Nearly all of us know someone who had surgery to replace their bum hip or knee with an artificial joint. But artificial discs? Fewer have heard of this increasingly prevalent orthopedic surgery, according to Praveen Kadimcherla, MD, of Atlantic Spine Center.
Approved by the U.S. Food and Drug Administration in 2004, artificial disc replacement implants a synthetic disc into the spine to replace a worn or damaged disc. The procedure’s goal, Dr. Kadimcherla says, is to relieve chronic back pain while enabling more normal range of motion that might be possible with other back procedures, such as spinal fusion.
While an estimated 8 in 10 American adults will experience back pain at some point, according to the National Institutes of Health, surgery is rarely necessary and only used when pain doesn’t improve with conservative treatments such as exercise, physical therapy or pain relievers. When spinal fusion surgery is performed to fuse painful vertebrae into a solid bone, fusion can prevent normal spine motion.
“But artificial disc replacement doesn’t stop patients from bending or flexing normally, making it an increasingly popular option for chronic back or neck pain,” Dr. Kadimcherla explains.
Best questions to ask in advance:
Just because an innovative surgical option for back pain has emerged doesn’t make it right for everyone with back or neck pain, Dr. Kadimcherla notes. He suggests being ready to talk with your doctor about the possibility of artificial disc replacement with these 5 questions:
1. Am I a good candidate for artificial disc replacement?
Disc replacement is a better option for certain patients, including those whose back pain originates in only 1 or 2 discs in the spine. People with slipped or herniated discs may be good candidates for the procedure, but not those who suffer from degenerative disc disease, which can affect the entire spinal column. It’s also important not to have significant joint disease or spinal nerve compression, Dr. Kadimcherla says. “Good candidates for this surgery aren’t excessively overweight and they haven’t undergone spinal surgery before,” he adds. “They also can’t have scoliosis or another deformity of the spine.”
2. What happens during artificial disc replacement surgery?
In a 2- to 3-hour procedure, you’ll receive general anesthesia while lying on your back. While you’re asleep, surgeons will make an incision in your abdomen (if your disc replacement is occurring in the back), moving aside organs and blood vessels to allow access to your spine. If a disc is being replaced in your neck, the incision is made at the front of the neck. Your damaged spinal disc(s) will be removed and artificial disc(s) will be inserted in their place. After your incision is closed, you’ll go to a recovery room.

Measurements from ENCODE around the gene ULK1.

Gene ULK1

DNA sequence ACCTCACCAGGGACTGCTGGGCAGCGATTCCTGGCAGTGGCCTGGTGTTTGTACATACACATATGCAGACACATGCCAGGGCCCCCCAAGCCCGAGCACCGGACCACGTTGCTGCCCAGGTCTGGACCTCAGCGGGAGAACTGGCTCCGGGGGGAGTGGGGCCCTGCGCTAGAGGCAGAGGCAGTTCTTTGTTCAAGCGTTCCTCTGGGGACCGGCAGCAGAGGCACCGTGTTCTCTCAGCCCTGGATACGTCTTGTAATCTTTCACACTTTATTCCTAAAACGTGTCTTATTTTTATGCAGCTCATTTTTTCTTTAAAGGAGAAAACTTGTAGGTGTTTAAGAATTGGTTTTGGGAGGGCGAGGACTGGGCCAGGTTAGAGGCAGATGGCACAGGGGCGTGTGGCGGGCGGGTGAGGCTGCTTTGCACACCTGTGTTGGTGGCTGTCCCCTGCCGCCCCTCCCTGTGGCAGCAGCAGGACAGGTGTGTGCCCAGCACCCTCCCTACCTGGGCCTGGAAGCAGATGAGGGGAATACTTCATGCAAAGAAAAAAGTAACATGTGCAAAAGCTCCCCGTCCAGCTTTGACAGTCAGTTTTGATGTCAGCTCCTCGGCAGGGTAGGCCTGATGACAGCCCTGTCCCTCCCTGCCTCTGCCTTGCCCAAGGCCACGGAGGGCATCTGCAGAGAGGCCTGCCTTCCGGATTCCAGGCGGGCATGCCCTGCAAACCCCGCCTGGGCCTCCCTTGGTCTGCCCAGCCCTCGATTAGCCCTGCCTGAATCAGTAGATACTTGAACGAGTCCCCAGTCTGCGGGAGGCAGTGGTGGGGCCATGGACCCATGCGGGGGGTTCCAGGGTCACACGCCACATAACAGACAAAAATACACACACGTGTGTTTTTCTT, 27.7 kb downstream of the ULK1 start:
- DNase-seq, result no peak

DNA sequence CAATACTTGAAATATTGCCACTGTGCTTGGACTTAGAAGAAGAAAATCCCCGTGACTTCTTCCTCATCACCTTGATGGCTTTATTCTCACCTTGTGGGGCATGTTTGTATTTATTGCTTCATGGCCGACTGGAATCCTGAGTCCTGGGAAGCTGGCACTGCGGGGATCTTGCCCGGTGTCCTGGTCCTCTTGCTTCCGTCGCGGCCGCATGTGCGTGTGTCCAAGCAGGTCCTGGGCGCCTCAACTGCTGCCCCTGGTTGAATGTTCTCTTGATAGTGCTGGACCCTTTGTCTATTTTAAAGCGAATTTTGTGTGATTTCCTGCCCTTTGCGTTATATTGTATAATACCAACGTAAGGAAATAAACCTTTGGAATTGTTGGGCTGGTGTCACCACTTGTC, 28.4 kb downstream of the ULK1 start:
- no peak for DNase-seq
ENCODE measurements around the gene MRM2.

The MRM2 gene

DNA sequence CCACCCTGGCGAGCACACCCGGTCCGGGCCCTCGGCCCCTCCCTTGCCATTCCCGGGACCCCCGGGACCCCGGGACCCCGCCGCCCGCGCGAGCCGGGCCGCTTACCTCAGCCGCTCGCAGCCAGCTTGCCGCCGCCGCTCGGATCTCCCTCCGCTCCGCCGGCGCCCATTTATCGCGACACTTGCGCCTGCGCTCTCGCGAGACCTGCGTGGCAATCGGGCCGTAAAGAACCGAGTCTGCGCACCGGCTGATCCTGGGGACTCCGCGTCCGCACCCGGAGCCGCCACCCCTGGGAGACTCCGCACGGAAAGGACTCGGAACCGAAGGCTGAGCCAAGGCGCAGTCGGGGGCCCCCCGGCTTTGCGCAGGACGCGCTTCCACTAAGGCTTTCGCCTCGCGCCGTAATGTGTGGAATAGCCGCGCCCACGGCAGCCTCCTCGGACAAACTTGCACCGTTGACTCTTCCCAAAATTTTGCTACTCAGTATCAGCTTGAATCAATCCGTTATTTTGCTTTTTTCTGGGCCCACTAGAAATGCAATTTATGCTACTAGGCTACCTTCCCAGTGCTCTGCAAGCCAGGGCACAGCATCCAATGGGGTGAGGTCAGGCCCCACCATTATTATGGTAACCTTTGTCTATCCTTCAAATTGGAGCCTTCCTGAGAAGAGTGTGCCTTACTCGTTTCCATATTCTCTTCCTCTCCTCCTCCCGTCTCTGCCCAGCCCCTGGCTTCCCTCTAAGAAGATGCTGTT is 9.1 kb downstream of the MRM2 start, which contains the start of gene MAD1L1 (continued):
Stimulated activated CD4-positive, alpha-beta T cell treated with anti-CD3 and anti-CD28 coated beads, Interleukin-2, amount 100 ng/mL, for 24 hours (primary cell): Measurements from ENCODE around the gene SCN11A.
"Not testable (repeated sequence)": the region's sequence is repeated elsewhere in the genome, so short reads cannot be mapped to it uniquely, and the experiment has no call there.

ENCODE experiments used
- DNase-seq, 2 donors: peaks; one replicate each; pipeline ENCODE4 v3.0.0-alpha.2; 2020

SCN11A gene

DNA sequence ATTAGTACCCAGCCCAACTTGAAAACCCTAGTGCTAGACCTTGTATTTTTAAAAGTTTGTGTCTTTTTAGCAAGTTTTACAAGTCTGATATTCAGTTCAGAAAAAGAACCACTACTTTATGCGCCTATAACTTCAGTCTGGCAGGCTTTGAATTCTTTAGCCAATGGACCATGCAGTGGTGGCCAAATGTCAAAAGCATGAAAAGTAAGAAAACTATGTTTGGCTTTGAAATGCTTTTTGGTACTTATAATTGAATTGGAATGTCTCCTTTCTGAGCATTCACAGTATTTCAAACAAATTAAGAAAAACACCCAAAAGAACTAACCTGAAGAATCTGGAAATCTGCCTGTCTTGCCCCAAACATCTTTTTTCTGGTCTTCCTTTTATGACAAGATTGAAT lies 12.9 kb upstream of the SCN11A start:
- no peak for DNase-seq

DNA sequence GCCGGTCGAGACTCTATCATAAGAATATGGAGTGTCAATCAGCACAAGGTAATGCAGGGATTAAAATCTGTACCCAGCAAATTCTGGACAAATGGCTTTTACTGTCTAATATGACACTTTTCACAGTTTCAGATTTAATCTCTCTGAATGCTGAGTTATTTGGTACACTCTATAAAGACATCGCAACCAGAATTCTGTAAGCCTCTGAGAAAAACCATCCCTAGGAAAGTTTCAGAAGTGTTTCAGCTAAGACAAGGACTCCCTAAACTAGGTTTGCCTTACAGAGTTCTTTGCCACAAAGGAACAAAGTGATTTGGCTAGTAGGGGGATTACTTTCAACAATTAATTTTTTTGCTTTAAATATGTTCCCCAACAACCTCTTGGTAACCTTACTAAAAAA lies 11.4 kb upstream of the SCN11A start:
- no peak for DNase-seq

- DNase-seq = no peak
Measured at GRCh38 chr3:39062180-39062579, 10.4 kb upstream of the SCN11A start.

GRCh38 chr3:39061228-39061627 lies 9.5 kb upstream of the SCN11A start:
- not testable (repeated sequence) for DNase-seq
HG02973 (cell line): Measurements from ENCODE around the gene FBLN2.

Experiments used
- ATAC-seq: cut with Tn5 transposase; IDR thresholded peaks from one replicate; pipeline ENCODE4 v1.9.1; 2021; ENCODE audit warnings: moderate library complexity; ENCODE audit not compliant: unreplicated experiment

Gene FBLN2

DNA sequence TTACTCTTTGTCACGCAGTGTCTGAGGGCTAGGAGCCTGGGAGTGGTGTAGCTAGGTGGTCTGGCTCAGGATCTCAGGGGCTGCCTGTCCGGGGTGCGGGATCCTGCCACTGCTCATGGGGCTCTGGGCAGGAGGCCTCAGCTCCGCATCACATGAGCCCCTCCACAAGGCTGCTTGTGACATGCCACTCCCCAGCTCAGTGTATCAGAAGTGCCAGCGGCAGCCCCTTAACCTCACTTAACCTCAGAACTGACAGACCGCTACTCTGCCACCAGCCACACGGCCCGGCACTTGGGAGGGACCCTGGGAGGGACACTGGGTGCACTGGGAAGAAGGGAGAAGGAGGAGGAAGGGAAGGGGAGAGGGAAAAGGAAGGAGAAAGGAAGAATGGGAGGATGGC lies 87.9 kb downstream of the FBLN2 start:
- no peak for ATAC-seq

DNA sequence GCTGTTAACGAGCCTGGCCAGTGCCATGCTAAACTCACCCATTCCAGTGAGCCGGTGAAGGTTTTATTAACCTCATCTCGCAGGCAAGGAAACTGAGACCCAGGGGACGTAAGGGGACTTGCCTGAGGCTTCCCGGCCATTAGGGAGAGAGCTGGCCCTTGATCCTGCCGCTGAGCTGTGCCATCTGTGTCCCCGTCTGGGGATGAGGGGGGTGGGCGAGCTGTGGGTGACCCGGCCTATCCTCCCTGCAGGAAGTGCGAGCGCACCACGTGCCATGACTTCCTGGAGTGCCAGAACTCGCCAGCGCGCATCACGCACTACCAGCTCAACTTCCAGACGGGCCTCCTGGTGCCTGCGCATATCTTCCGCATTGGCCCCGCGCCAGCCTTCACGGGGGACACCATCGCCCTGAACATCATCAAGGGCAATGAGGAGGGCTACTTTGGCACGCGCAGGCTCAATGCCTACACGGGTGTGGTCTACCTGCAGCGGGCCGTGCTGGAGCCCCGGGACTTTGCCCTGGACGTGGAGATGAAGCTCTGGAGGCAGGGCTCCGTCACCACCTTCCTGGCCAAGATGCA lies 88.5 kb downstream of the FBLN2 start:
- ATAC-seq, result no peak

3. Are there any risks to artificial disc replacement surgery?
Like any surgical procedure, artificial disc replacement poses certain risks, however minor. The operation requires greater access to the spine than other spinal surgeries, Dr. Kadimcherla notes. Potential surgical risks include infection; dislocation of the new disc; implant failure or breakage; implant loosening or wear; stiffness of the spine; narrowing the spine due to a breakdown in spinal bones; and blood clots in the legs.
4. How can I prepare for artificial disc replacement?
Your doctor will take a detailed medical history and perform a thorough physical exam. You may also need imaging tests such as X-rays or an MRI or CT scan before surgery, along with blood tests. “Make sure to inform your doctor of all prescription and over-the-counter drugs you take as well as vitamins, herbs or other supplements, since medications and supplements can affect blood clotting and other aspects of healing,” Dr. Kadimcherla says. Just before surgery, you may be told not to eat or drink anything for several hours.
5. What is recovery like from artificial disc replacement?
The days just after surgery should allow rest and healing, Dr. Kadimcherla says. You may stay in the hospital for a few days, and you won’t be allowed to drive right away when you get home. You may also need help at home with activities such as dressing, cleaning and shopping. Pain will be controlled with appropriate medications and you’ll be encouraged to walk about within the first day, he says. “While you’ll need to avoid any jarring movements for a while, recovery should proceed steadily,” Dr. Kadimcherla explains. “Walking, stretching, and doing gentle exercises will all promote your return to normal life.”